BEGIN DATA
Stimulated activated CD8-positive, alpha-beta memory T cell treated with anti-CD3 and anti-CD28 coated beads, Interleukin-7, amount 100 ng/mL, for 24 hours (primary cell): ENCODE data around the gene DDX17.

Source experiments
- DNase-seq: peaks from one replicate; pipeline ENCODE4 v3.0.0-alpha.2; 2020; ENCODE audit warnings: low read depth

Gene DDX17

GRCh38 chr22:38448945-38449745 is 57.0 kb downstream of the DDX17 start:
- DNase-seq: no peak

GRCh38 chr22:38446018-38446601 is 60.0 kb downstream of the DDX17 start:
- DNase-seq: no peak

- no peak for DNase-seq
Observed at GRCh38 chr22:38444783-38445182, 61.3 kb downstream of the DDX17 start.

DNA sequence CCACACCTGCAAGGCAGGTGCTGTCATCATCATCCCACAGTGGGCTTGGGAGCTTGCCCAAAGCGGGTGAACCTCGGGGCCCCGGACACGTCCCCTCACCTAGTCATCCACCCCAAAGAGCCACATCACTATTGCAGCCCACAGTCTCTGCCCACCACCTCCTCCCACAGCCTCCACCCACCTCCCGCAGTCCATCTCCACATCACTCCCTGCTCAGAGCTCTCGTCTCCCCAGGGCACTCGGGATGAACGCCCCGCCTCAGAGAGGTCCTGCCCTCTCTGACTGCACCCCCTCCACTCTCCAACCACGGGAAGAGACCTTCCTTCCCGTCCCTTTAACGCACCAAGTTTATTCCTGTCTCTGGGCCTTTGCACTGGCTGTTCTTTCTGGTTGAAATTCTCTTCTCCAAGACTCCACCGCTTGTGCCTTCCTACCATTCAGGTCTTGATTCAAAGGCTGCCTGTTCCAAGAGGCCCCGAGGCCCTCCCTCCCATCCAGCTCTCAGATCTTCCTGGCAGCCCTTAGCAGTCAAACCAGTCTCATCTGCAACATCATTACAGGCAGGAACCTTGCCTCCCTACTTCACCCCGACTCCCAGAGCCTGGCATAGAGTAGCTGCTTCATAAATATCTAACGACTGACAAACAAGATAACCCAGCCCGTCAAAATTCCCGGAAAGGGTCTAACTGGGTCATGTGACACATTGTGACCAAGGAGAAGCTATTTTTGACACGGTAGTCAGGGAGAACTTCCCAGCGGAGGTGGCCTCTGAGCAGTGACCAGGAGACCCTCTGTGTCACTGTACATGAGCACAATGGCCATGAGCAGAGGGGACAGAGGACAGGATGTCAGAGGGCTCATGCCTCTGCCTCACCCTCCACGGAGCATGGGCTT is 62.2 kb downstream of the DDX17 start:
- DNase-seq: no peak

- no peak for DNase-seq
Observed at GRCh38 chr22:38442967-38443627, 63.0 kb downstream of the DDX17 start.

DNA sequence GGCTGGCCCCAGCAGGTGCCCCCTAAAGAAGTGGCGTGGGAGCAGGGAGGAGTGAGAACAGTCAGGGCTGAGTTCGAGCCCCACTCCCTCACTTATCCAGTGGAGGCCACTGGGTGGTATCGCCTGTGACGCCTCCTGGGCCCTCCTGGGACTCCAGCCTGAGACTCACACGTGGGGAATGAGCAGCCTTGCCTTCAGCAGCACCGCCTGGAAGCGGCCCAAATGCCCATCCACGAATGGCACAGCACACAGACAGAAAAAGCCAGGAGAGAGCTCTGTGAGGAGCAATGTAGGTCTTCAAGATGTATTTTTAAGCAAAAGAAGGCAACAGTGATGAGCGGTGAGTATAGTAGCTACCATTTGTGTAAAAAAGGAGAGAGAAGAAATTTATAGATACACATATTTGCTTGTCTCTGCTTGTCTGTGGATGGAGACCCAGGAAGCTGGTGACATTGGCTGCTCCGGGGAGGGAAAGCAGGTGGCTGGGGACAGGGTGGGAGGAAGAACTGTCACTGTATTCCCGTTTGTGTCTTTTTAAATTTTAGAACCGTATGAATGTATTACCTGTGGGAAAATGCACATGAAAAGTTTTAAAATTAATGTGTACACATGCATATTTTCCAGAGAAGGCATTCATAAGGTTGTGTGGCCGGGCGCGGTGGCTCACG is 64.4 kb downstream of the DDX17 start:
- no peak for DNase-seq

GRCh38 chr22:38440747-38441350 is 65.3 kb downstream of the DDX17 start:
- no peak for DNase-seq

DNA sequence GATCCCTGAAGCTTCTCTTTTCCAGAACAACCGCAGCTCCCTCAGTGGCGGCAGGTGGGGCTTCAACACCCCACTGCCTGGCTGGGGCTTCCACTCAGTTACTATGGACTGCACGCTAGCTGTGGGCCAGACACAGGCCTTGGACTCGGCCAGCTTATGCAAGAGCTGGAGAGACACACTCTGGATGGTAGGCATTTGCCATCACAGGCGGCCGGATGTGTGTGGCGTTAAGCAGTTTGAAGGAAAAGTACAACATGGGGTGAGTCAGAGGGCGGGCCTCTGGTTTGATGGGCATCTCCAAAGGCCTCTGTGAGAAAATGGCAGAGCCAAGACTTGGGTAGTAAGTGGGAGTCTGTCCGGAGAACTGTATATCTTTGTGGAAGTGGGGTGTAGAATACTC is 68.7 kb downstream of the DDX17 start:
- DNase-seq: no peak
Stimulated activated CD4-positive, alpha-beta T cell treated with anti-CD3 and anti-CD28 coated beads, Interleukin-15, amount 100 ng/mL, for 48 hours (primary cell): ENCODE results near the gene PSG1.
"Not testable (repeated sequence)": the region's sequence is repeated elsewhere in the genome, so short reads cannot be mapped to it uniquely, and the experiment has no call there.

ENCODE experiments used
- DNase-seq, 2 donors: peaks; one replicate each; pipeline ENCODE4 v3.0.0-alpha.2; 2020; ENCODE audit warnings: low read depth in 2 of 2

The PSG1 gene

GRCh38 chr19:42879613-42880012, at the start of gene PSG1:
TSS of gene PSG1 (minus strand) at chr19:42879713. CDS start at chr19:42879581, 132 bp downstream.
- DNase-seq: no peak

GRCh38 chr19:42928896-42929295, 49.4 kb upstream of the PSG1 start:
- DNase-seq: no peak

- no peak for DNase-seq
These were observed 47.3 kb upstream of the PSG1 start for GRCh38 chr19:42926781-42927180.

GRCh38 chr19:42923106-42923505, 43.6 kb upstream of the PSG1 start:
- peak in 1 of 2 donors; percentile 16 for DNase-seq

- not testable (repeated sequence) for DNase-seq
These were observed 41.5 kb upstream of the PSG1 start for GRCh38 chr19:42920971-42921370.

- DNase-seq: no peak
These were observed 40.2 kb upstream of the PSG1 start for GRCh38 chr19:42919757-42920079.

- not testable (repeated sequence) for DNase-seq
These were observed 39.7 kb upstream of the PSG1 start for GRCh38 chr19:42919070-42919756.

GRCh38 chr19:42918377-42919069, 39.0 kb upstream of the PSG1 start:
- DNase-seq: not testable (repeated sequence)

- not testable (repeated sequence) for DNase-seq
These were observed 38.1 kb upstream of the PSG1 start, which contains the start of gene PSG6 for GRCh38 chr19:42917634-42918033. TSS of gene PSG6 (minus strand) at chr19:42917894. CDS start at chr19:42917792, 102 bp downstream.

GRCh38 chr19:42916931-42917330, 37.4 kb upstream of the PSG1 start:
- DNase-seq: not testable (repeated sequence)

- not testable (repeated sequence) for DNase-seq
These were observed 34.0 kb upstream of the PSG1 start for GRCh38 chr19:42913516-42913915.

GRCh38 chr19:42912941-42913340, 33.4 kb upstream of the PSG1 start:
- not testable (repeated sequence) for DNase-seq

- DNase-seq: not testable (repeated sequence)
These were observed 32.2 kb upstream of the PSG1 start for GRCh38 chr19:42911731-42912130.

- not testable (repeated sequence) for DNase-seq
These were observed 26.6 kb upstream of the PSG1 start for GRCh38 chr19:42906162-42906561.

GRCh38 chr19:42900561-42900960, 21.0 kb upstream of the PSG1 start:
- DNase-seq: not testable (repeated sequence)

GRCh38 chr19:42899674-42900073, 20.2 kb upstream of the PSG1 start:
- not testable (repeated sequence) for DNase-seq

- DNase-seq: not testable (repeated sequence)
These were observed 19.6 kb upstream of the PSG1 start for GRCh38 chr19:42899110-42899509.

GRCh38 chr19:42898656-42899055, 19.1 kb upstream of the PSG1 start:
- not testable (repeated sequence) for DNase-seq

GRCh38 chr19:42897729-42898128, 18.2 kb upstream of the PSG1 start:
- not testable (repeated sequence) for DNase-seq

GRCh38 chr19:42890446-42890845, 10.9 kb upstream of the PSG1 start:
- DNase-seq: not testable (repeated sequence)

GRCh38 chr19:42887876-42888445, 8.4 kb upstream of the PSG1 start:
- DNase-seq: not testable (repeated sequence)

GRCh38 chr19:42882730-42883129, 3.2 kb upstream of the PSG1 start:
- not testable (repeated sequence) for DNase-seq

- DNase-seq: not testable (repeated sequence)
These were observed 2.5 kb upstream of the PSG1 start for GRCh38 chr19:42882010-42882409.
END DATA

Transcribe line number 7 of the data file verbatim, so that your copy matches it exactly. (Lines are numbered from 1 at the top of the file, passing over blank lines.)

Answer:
GRCh38 chr22:38446018-38446601 is 60.0 kb downstream of the DDX17 start: